Did you know that there is a whole menagerie of wildlife right on your suburban doorstep?
One of our lovely members shot a beautiful mindfulness video capturing flora, fauna and insects in our local environment, he also gave a rundown of the process and detailed information about the various subjects filmed.
We invite you however first to set aside a few minutes, to create a pause in your busy life, find a comfortable seat, put on 'Do Not Disturb' and to watch this video before you read all the wonderful details below.
Once you've read all the details, you might then like to watch it again.
The invitation is to watch it first just to immerse without activating thoughts about what you have read, then to have the pleasure afterwards of linking the detailed information and spotting the various insects and flowers mentioned.
This is what the creator, Phil said:
“I had seen a number of 'mindful moment' videos, but I was rather taken with their use in the BBC Springwatch programmes, and thought it might be a good way to alert visitors to the Shed that all manner of plant life and creatures, live on and around our site.
I think we’re so used to seeing suburban landscapes as bikes, buses and buildings, that it comes as a bit of a surprise to find a wide variety of wildlife, right on our doorstep."
Since releasing his video on other platforms, Phil said a couple of Sheddington visitors have already become more mindful about their environment, looking out a bit more to see what is around them, which is fantastic news.
Phil then went on to describe the technical aspects of how he made this video, of which we are thoroughly grateful as it's obvious he put in a lot of hard work:
He said "For technical reasons - ie. most of the video was shot at four times speed to enable the action to be slowed down in the edit - much of the birdsong wasn’t recorded along with the pictures, but I have seen or heard pretty much all of the birds on our site at some time or other.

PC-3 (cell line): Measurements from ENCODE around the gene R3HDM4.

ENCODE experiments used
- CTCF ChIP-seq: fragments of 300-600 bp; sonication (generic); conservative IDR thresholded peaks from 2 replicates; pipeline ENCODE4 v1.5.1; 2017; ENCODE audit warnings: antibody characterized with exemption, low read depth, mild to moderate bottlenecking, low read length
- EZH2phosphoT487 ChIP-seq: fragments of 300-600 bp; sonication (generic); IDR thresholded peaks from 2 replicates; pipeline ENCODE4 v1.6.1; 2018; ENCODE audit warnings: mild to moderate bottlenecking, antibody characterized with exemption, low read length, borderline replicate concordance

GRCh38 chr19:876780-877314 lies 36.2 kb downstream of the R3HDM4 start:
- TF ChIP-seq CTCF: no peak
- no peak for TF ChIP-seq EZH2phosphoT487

These include, Blackbirds, Robins, House and Tree Sparrows, Goldfinches, Crows, Wood Pigeons, Starlings and Great Tits.
I’m hoping to repeat the filming exercise next year - hopefully a bit more organised, and now better informed" - we think he was very organised and certainly gave us an amazing amount of well received wildlife information.
Can you spot the areas in the video?
The area marked as (1) on the map, is an outdoor section of the site occupied by Sheddington.
Flowers seen there included: Potato blossoms, Lavender, Marigolds, Nasturtiums, Chives and some containerised plants.
The other areas are part of the church estate. The Japanese Spindle bush, close to the church’s front gate (5) attract a lot of insects, including Hornet Mimic Hoverfly. The dandelions were filmed in area (2), and I was hoping to film them again, once their seedheads had developed, but unfortunately that didn’t happen.The Green Eyed Bee was filmed in a wild meadow area planted by church gardener Andrew (6) this area had a good number of thistles, which were very attractive to a range of pollinating insects, including a Thick Legged Flower Beetle. That beetle in the video was a female, because only the males have fat legs.The honey bee colony is in the area marked (7). The beekeepers who own the hive were invited in by the church, but we have become friends with them, and helped out on one or two occasions when they were setting up.
A big thank you to Phil from all of us at Sheddington